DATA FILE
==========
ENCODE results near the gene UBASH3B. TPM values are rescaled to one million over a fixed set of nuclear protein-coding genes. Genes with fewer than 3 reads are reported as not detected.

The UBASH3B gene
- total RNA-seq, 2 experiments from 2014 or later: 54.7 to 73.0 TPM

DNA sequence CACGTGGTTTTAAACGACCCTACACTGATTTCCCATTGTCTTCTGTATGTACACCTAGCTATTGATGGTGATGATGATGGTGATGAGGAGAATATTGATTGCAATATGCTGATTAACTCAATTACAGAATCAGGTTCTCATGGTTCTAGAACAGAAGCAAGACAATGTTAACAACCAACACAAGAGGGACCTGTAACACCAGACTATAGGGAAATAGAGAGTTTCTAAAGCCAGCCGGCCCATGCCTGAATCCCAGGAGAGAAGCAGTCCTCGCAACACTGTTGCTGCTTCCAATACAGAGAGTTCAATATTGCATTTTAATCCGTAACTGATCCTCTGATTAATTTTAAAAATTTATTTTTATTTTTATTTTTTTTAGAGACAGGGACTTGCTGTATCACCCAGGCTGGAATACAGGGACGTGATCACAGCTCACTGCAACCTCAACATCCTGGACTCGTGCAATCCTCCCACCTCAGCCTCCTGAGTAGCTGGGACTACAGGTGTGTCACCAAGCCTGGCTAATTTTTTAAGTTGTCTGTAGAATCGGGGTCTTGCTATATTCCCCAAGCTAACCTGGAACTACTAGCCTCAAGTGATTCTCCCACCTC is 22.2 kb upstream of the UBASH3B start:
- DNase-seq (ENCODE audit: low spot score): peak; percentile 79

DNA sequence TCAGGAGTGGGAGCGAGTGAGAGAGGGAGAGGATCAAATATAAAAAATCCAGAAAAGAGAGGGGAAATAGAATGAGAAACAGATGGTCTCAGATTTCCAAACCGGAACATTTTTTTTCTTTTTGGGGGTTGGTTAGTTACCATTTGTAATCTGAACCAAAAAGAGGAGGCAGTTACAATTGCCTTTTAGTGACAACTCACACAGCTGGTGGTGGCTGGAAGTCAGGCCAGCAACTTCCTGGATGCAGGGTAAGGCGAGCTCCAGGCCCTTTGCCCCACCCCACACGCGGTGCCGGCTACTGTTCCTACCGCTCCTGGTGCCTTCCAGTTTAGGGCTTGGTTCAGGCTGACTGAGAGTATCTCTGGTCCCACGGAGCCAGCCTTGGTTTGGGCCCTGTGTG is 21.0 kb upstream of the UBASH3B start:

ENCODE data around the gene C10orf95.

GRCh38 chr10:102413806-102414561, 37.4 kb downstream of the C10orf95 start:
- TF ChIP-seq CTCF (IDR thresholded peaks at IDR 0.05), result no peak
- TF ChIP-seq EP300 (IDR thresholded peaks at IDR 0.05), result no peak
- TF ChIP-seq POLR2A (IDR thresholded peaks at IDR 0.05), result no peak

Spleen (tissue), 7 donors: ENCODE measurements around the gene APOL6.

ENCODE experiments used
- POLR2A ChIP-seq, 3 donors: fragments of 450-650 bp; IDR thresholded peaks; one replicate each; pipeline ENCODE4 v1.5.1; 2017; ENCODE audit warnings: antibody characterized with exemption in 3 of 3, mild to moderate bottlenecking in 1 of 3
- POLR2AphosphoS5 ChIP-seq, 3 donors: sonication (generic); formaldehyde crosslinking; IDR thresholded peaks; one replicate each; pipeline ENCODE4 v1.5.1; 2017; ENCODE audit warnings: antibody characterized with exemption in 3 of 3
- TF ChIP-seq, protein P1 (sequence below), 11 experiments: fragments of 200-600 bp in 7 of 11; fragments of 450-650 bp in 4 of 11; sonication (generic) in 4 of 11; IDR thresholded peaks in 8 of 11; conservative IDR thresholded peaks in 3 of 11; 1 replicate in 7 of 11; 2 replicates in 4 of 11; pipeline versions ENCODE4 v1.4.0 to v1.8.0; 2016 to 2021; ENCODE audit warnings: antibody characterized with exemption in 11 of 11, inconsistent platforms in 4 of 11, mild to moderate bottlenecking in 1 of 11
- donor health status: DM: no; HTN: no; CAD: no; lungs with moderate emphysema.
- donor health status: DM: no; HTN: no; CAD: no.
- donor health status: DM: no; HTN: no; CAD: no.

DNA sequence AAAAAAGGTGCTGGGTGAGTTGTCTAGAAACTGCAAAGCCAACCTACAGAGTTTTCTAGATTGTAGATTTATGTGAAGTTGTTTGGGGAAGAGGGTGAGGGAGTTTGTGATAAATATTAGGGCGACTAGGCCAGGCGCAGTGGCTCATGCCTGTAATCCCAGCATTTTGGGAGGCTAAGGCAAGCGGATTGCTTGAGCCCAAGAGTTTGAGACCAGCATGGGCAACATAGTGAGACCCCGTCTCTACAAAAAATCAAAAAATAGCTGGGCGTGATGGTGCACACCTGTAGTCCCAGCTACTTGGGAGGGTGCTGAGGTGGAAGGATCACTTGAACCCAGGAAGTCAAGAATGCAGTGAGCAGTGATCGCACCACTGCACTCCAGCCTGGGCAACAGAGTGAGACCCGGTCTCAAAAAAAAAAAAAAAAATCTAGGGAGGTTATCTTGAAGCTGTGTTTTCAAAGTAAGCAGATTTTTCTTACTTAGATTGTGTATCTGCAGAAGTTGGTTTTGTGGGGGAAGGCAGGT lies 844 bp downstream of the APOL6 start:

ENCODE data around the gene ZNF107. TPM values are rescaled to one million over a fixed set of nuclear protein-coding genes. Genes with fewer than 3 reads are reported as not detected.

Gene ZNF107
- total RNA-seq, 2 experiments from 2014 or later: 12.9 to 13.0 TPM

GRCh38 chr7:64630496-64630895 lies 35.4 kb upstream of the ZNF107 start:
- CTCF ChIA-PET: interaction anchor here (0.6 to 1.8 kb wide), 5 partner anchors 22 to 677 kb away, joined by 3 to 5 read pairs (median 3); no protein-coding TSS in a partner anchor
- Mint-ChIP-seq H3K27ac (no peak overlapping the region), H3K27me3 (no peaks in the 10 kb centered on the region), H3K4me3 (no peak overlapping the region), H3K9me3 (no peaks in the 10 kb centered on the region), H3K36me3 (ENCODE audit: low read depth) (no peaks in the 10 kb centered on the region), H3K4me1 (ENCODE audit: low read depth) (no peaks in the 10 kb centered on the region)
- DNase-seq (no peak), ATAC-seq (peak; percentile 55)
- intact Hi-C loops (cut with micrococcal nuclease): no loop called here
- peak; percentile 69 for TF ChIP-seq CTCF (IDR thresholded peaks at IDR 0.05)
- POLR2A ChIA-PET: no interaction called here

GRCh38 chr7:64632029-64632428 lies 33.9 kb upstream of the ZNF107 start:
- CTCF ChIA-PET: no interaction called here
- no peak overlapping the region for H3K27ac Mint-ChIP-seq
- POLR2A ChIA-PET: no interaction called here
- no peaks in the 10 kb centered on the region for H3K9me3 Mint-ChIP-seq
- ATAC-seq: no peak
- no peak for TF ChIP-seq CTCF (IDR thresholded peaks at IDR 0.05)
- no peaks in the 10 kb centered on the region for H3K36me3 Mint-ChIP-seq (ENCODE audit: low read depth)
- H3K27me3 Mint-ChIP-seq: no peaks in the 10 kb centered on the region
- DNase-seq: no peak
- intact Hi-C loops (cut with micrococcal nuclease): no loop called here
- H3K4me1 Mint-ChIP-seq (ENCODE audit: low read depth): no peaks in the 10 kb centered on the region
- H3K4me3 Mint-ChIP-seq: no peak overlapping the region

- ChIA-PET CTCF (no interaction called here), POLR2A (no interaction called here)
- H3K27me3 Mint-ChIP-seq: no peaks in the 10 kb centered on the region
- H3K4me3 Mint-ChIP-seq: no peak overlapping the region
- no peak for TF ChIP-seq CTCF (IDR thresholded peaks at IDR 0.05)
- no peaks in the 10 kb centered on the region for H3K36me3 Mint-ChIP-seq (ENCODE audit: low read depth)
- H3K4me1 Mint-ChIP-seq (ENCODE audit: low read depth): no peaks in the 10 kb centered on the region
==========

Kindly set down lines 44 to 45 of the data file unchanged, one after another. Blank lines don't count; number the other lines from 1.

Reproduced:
- ChIA-PET CTCF (no interaction called here), POLR2A (no interaction called here)
- H3K27me3 Mint-ChIP-seq: no peaks in the 10 kb centered on the region